Red Hat Buys InkTank - Paradigms Shift Subtly but Audibly
Last Wednesday brought news of RedHat’s impending acquisition of InkTank, spun out of DreamHost in 2012 to help advance the open source, Linux-resident, cloud-friendly Ceph technology -- earlier originated at DreamHost by Sage Weil (now InkTank’s CTO) based on PhD research Weil did at UC Santa Cruz’ Storage Systems Research laboratory, under sponsorship by the US Department of Energy. Ceph-based scale-out storage is part of the magic underlying Amazon S3, DropBox and other multi-petabyte-scale cloud storage initiatives. It is, of course, increasingly important to OpenStack users -- Ceph provides REST-accessible object storage under multiple interfaces (including OpenStack’s Swift), block storage (under Cinder, among other abstractions), and in 2014, will introduce a POSIX-compatible file system.
InkTank provides many practical ways for organizations to use Ceph. They have their own Ceph distribution (InkTank Ceph Enterprise) packaged as a subscription service with wraparound support, whose pricing reflects total data stored (at >petabyte scales, it costs less than one cent per GB/month). They offer bespoke integration as well as PoC, infrastructure assessment, performance-tuning and other professional services, plus private and ‘InkTank University’ classroom training for developers.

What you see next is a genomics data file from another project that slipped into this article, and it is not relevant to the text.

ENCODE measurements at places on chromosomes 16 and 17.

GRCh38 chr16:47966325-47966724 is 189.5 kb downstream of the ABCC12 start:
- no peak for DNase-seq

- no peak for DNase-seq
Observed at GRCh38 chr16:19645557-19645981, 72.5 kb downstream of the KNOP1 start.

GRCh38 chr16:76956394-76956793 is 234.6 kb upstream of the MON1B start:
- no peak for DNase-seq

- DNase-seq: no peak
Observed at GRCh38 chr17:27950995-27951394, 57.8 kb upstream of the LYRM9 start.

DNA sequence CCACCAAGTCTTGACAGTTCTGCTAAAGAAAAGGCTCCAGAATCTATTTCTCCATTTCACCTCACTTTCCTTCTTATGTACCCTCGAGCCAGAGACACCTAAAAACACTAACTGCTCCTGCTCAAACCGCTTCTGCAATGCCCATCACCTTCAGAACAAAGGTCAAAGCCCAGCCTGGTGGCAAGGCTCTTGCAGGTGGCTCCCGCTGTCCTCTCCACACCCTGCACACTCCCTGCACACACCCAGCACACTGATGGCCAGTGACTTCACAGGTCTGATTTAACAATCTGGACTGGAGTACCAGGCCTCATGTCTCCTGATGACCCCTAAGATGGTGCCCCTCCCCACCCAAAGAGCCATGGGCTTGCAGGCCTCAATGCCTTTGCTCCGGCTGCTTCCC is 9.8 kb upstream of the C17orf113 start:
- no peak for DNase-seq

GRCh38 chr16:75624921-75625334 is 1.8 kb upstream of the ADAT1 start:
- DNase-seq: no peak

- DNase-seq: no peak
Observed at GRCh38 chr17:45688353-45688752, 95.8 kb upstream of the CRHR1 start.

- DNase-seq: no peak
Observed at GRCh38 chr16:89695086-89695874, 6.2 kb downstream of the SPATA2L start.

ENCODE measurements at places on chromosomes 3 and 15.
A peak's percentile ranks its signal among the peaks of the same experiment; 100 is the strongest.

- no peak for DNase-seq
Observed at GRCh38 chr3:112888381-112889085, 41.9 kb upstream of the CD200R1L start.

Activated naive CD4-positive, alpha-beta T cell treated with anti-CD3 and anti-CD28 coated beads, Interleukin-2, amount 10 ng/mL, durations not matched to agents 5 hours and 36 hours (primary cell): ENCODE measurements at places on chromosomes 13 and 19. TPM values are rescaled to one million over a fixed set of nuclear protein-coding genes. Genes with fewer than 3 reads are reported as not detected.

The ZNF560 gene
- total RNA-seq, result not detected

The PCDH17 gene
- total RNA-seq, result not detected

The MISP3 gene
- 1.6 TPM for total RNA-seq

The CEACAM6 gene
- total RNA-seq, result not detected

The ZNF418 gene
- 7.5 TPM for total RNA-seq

The warmest, and in some ways the most-informative quick-read on InkTank and Ceph came from proud parent, Dreamhost, on April 30, via Marketwired, under the (slightly-giddy) headline “... Open Source Storage Baby Grows Up, Could Probably Beat Up Dad.” Elsewhere, Christopher Tozzi, Jon Benedict (NetApp) and others put forward the sensible point that InkTank’s acquisition works as a hedge with RedHat’s earlier acquisition of Gluster virtual storage, giving RH very deep bench strength in what looks like the global market’s choice for scale-out storage creation and storage hardware commodification. In a practical sense, says the company, Gluster and InkTank are complementary -- the former offering a mature filesystem, while the latter is stronger in object and block storage.